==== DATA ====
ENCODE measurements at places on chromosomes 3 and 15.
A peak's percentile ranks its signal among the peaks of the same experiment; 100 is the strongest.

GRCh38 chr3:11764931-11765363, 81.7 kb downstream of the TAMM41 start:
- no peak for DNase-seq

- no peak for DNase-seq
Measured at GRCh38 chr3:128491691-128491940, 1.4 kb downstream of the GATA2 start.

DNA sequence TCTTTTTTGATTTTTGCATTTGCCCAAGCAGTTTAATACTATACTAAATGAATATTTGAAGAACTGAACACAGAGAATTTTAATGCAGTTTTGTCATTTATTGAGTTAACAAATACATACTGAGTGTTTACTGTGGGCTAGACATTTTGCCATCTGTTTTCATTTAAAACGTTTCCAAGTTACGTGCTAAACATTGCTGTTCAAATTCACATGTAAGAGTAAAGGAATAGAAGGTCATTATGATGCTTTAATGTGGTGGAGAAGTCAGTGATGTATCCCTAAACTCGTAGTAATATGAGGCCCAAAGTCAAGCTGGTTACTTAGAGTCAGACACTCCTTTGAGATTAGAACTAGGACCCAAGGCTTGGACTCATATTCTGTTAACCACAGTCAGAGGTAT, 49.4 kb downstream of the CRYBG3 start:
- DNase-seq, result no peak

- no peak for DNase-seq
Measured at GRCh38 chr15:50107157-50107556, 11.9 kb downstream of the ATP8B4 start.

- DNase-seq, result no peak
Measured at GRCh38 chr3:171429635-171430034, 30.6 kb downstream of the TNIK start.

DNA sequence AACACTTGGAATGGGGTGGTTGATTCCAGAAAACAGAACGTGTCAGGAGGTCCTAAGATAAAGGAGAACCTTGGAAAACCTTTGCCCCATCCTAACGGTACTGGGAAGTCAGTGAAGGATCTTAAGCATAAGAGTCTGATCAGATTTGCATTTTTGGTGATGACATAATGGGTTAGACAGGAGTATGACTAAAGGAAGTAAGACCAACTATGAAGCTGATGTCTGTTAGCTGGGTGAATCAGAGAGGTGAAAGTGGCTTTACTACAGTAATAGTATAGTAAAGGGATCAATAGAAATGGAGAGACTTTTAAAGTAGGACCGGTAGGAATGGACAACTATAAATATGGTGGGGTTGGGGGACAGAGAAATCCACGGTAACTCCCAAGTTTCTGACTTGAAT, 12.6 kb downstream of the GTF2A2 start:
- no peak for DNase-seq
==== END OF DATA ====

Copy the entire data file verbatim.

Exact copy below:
ENCODE measurements at places on chromosomes 3 and 15.
A peak's percentile ranks its signal among the peaks of the same experiment; 100 is the strongest.

GRCh38 chr3:11764931-11765363, 81.7 kb downstream of the TAMM41 start:
- no peak for DNase-seq

- no peak for DNase-seq
Measured at GRCh38 chr3:128491691-128491940, 1.4 kb downstream of the GATA2 start.

DNA sequence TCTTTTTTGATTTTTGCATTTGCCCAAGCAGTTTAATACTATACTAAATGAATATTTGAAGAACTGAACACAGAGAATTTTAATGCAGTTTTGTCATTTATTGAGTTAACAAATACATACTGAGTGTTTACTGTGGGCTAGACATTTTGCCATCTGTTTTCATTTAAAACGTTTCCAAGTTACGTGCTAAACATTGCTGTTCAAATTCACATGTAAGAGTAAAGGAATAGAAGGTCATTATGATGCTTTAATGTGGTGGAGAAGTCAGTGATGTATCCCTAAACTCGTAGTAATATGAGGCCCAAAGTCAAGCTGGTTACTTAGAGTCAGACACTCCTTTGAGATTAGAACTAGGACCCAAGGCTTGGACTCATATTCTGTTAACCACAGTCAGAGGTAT, 49.4 kb downstream of the CRYBG3 start:
- DNase-seq, result no peak

- no peak for DNase-seq
Measured at GRCh38 chr15:50107157-50107556, 11.9 kb downstream of the ATP8B4 start.

- DNase-seq, result no peak
Measured at GRCh38 chr3:171429635-171430034, 30.6 kb downstream of the TNIK start.

DNA sequence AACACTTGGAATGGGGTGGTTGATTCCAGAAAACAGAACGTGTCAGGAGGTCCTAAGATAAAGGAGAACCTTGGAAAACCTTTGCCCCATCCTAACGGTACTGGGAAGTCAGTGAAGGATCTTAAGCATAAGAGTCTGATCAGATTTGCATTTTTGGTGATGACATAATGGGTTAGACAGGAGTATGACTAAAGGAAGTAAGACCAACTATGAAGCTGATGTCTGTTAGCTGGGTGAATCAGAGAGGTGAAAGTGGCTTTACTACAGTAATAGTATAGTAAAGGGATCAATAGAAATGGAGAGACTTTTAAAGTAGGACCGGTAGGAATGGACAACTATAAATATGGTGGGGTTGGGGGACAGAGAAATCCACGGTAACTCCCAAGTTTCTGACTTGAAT, 12.6 kb downstream of the GTF2A2 start:
- no peak for DNase-seq